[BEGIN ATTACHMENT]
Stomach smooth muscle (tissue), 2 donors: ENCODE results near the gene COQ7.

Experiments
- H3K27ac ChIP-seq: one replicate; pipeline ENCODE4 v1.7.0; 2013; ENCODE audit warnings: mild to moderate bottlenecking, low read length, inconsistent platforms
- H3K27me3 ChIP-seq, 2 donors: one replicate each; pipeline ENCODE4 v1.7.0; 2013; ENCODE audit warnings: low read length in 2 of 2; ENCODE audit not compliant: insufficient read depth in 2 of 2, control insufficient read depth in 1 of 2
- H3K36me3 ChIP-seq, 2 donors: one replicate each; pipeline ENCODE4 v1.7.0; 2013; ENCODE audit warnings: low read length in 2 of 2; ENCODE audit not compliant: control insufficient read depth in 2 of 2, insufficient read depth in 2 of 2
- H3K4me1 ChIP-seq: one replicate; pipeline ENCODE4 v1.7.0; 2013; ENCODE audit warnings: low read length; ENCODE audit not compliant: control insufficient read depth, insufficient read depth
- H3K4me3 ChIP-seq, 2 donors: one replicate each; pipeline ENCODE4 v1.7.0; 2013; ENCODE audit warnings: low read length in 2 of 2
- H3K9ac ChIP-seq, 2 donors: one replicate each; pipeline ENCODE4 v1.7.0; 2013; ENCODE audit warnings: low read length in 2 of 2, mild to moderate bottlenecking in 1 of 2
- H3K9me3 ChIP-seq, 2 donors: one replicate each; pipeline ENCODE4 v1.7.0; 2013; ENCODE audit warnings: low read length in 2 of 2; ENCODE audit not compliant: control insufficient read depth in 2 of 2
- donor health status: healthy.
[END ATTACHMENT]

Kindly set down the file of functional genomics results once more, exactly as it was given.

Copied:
Stomach smooth muscle (tissue), 2 donors: ENCODE results near the gene COQ7.

Experiments
- H3K27ac ChIP-seq: one replicate; pipeline ENCODE4 v1.7.0; 2013; ENCODE audit warnings: mild to moderate bottlenecking, low read length, inconsistent platforms
- H3K27me3 ChIP-seq, 2 donors: one replicate each; pipeline ENCODE4 v1.7.0; 2013; ENCODE audit warnings: low read length in 2 of 2; ENCODE audit not compliant: insufficient read depth in 2 of 2, control insufficient read depth in 1 of 2
- H3K36me3 ChIP-seq, 2 donors: one replicate each; pipeline ENCODE4 v1.7.0; 2013; ENCODE audit warnings: low read length in 2 of 2; ENCODE audit not compliant: control insufficient read depth in 2 of 2, insufficient read depth in 2 of 2
- H3K4me1 ChIP-seq: one replicate; pipeline ENCODE4 v1.7.0; 2013; ENCODE audit warnings: low read length; ENCODE audit not compliant: control insufficient read depth, insufficient read depth
- H3K4me3 ChIP-seq, 2 donors: one replicate each; pipeline ENCODE4 v1.7.0; 2013; ENCODE audit warnings: low read length in 2 of 2
- H3K9ac ChIP-seq, 2 donors: one replicate each; pipeline ENCODE4 v1.7.0; 2013; ENCODE audit warnings: low read length in 2 of 2, mild to moderate bottlenecking in 1 of 2
- H3K9me3 ChIP-seq, 2 donors: one replicate each; pipeline ENCODE4 v1.7.0; 2013; ENCODE audit warnings: low read length in 2 of 2; ENCODE audit not compliant: control insufficient read depth in 2 of 2
- donor health status: healthy.